1) Why did she leave her village to become a paladin? Was she a simple nomad intrigued by the heroic tales of fantasy knights who fought a battle long ago? Did a knight take her in as a squire? Did she hate her barbarian village and wanted to leave? Did she do it because she knew that with a paladin mount and a holy lance she would better fulfill her dreams of being an uber-charger?

2) Why does she hate tyrants to the point that she sees them as the ultimate evil? Was there something she saw when she lived among the nobles that enraged her? If the reason she hates Tyrants is because she saw how rich people live, then that kinda makes her look like an anarchist.

I think the questions you need to ask yourself is what made this character the person who she is. What events transpired in her life that gave her this outlook and made her choose to become a Lion Paladin. You need to build her background, or at least have an idea of her history. This should apply to every character.

MatrixStone93
2015-01-01, 03:25 PM
She heard the stories of great holy warriors fighting an epic battle long ago, and wanted to become one of them. She was an incredibly adorable kid. Also, despite in the noble district of town, she was still sent out on missions or with bands of warriors, and so she saw a lot of battles. Typically, the warlord or enemy or tyrant had to be REALLY bad, (And really rich, with ill-gotten loot ripe for the looting) before her city considered it bad enough to attack.

Pyron
2015-01-02, 11:25 AM
She heard the stories of great holy warriors fighting an epic battle long ago, and wanted to become one of them. She was an incredibly adorable kid. Also, despite in the noble district of town, she was still sent out on missions or with bands of warriors, and so she saw a lot of battles. Typically, the warlord or enemy or tyrant had to be REALLY bad, (And really rich, with ill-gotten loot ripe for the looting) before her city considered it bad enough to attack.

This is all very good. It tells me that the city or country that she serves is very passive when it comes to taking action (if they only act when things got BAD or when they saw a monetary incentive). It also sounds like they weren't as passionate about fighting evil as she'd like them to be, or she has a naive view of life and doesn't understand the complexities of the real world politics. Either way, it sounds like she'd be disenfranchised with the kingdom if she's willing to throw her lot in with the rest of the main cast.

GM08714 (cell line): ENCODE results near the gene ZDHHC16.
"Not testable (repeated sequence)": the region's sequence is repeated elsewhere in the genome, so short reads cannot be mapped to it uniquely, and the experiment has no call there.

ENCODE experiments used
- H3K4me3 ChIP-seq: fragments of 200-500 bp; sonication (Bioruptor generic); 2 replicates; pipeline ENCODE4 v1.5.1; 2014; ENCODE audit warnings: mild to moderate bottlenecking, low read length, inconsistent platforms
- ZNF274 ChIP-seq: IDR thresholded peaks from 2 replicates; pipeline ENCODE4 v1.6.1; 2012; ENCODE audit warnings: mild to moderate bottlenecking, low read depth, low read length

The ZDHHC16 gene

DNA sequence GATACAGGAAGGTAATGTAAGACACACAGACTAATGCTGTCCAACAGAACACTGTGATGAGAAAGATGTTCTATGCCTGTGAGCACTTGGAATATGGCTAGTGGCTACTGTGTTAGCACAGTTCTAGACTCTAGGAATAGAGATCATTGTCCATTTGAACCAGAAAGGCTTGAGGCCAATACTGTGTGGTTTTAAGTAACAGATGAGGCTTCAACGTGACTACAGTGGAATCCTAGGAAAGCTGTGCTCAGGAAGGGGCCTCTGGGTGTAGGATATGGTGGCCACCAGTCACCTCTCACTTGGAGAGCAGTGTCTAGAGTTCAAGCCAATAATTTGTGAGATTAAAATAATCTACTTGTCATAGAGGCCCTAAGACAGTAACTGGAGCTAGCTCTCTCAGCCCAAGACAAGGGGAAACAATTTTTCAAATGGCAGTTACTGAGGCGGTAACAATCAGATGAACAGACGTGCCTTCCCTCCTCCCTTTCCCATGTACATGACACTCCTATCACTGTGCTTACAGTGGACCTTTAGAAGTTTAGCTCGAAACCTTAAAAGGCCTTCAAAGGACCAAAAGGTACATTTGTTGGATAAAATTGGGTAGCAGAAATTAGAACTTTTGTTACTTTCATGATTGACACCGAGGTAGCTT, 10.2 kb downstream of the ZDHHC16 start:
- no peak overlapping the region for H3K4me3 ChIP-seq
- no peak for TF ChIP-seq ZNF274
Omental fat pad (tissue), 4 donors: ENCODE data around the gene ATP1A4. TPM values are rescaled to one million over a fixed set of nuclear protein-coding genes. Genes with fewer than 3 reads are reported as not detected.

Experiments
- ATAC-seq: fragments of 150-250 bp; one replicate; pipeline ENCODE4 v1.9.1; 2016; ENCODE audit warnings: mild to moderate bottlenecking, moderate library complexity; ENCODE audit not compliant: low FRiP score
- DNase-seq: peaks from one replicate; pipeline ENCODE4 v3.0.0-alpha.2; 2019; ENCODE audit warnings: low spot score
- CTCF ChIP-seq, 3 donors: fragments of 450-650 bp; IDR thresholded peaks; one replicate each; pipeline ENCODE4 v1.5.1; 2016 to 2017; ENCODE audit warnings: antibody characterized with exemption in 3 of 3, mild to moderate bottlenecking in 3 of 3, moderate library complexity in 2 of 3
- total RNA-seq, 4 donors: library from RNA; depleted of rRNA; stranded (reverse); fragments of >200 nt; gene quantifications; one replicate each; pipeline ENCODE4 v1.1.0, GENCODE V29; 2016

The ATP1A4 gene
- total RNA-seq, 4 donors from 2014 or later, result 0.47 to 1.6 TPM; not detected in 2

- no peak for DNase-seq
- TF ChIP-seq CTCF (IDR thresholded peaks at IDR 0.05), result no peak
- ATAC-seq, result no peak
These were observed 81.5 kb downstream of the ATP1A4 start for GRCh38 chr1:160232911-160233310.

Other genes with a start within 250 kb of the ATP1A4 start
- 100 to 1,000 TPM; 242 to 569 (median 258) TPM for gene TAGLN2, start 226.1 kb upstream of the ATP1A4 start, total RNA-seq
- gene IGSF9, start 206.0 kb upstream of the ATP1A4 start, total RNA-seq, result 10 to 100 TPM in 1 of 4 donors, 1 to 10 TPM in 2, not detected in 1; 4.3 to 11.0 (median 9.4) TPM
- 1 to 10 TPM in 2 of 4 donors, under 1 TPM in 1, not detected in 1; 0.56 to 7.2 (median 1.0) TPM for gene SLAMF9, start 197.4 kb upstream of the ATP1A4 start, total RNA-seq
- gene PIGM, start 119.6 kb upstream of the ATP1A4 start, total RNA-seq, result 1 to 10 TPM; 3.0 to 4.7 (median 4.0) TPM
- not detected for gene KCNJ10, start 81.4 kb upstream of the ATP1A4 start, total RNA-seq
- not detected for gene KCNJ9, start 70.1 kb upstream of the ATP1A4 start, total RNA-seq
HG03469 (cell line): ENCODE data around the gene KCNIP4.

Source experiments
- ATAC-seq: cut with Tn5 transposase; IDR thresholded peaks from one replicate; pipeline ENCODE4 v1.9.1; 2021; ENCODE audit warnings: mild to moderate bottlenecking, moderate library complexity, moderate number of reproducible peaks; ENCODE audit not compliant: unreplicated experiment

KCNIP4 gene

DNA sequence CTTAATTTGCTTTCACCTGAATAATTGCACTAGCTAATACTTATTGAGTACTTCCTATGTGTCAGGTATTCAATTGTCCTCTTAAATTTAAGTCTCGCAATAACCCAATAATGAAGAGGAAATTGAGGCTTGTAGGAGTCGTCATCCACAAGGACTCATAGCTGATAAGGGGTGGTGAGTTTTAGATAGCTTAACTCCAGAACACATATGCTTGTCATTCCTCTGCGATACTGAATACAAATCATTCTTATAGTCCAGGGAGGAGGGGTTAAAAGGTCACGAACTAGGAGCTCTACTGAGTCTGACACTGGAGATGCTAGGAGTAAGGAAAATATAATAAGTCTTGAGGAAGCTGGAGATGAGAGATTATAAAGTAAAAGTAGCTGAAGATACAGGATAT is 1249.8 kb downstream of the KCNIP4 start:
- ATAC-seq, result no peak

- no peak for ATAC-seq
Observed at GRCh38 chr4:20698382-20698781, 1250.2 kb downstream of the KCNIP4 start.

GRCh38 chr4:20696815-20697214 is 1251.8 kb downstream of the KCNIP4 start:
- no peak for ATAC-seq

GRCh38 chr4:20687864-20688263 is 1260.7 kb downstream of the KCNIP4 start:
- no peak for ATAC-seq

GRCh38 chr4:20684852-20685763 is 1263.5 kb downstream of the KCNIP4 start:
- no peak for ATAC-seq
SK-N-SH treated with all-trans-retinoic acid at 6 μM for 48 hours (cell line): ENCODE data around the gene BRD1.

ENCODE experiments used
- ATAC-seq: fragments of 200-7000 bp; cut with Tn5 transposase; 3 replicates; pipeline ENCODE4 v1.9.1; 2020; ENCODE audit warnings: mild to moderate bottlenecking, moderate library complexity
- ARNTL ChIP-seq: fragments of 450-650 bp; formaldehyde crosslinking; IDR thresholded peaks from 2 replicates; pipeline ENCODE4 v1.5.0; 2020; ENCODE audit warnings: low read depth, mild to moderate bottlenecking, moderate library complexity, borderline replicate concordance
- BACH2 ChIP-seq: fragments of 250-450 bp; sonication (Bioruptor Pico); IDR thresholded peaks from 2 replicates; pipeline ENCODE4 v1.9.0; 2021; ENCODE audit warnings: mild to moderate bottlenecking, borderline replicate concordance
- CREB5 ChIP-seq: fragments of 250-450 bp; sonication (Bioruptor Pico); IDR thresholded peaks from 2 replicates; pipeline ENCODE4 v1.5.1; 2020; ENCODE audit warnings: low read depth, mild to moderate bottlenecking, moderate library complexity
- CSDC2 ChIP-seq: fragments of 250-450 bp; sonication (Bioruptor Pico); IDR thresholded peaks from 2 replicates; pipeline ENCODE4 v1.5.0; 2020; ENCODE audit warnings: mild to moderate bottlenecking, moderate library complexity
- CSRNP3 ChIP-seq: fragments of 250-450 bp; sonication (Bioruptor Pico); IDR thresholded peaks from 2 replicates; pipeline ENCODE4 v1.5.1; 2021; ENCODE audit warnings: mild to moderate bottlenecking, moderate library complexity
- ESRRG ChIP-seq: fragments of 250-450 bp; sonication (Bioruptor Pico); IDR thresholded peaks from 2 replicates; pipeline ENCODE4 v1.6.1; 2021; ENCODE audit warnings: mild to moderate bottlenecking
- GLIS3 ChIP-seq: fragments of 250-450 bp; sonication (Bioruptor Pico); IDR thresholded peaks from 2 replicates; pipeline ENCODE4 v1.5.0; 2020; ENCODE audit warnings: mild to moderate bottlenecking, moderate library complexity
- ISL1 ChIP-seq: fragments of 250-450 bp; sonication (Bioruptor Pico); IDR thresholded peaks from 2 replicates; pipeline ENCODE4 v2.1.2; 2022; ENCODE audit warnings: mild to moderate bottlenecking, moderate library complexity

Or that's just my two cents.

MatrixStone93
2015-01-03, 11:54 AM
I like the "Disenfranchised with the kingdom, and doesn't understand the complexities of real-world politics" thing, but how can I make that sympathetic? Do I write her as wanting to crusade across the kingdom, crushing every evildoer she encounters like a heroic knight in the stories, basking in the admiration and cheers of thousands of peasants and commoners as her steel-or-something-better armour with gold-paint highlights glints in the morning sun?

dps
2015-01-03, 02:01 PM
Hi, I want to make a RPG Mechanics Verse webcomic. Like Order Of The Stick, except I won't use stick figures and I won't rip it off or use the awesome world of Oots.

I want to be original, and I want to make my comic original, but... To be original, what else must I change, besides the art style and party composition and characters? I also don't want to ripoff anything else. Especially Eight Bit Theatre. I like the "Heroes who do more harm than good and are treated as such by sane people" thing, but I don't want to rip that off either.

As for the site, I'm thinking ComicsFury or whatever it was called, if it's still going. I'd also use custom html and css, because I'm awesome. But as for the actual story, what do I need to be original with, and what would make some good main plots? I also have a few character ideas... How many characters should be in the main party? And am I allowed to use unusual races/classes? Because back when I played DnD on my own as a kid, my favourite character was a Jake Peralta-ish 18-charisma Human Sorceror. Possibly with the Dark subtype/template or whatever it was called added on. Sorry. My mind's felt weird lately. Maybe I need to sleep more? Anyway, webcomic. How do I make it original, do stuff that didn't and won't happen in Oots, and be awesome and original even though it's an RPG Mechanics Verse? Tvtropes said they were a thing before oots, but I still like Oots. If I knew the guy who made it irl, I'd buy him a drink. From the store. And I'm getting off topic. Sorry. Anyway... Webcomic. How do I make it good and original?